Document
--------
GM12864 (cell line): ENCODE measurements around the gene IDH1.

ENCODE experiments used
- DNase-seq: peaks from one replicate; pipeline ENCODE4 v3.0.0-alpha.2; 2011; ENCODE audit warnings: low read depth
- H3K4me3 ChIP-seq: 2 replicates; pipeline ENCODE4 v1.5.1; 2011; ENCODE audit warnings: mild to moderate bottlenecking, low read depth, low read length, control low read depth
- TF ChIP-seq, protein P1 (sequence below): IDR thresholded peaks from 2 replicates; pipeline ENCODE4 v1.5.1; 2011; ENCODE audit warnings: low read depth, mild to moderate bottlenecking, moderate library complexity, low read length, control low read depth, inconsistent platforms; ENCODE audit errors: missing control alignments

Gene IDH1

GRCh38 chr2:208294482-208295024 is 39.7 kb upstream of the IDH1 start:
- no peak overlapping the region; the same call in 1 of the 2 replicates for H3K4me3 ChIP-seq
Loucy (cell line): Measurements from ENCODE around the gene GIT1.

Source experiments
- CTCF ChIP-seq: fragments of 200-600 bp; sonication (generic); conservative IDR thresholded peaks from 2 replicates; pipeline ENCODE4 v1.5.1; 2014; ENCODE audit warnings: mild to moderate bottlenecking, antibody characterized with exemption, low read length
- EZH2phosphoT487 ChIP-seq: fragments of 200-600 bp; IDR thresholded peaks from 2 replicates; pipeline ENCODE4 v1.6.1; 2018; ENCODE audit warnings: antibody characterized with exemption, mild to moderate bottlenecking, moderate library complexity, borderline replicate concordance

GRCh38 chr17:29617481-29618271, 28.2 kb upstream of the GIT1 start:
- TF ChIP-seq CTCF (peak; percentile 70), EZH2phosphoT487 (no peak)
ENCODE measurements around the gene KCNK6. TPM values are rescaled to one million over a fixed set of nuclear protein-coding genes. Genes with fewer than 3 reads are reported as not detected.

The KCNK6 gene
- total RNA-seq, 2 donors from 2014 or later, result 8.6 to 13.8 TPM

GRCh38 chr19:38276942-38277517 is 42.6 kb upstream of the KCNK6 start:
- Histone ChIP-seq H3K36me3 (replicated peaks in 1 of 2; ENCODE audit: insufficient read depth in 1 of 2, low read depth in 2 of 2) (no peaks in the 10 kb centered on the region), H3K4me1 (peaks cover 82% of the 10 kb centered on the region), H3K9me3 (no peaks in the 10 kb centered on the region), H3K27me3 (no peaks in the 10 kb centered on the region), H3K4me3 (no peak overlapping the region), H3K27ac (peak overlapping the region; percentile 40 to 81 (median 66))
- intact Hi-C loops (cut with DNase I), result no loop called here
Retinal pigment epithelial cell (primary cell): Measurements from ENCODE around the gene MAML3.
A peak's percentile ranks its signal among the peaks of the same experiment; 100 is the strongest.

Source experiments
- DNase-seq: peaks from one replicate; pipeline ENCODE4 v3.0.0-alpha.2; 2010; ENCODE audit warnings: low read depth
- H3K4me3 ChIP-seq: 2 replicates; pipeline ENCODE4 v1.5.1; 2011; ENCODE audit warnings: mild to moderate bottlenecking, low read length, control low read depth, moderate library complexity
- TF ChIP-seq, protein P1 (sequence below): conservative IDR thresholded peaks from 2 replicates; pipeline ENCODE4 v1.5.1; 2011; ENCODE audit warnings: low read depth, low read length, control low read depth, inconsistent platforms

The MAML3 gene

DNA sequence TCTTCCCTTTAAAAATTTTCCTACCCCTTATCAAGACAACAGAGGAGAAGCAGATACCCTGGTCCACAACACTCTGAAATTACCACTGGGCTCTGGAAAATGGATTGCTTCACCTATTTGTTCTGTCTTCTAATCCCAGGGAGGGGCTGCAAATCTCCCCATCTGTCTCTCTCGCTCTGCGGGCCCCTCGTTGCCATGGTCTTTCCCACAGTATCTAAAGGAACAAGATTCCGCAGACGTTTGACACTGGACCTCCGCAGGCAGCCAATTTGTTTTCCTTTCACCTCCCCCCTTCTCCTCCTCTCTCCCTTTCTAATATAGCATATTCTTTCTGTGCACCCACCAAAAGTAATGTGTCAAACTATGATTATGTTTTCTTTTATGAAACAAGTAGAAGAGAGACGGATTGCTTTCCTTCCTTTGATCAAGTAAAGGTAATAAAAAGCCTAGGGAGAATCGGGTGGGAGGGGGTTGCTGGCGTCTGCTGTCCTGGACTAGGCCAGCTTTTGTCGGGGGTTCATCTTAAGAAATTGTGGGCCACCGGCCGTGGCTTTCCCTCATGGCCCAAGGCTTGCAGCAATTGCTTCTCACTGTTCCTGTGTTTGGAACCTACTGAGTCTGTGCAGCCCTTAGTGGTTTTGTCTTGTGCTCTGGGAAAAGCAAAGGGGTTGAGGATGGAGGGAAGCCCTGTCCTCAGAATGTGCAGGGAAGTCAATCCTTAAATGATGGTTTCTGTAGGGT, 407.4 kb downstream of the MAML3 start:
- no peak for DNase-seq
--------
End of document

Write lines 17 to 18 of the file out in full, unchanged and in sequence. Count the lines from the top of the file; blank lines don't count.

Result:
- total RNA-seq, 2 donors from 2014 or later, result 8.6 to 13.8 TPM

GRCh38 chr19:38276942-38277517 is 42.6 kb upstream of the KCNK6 start: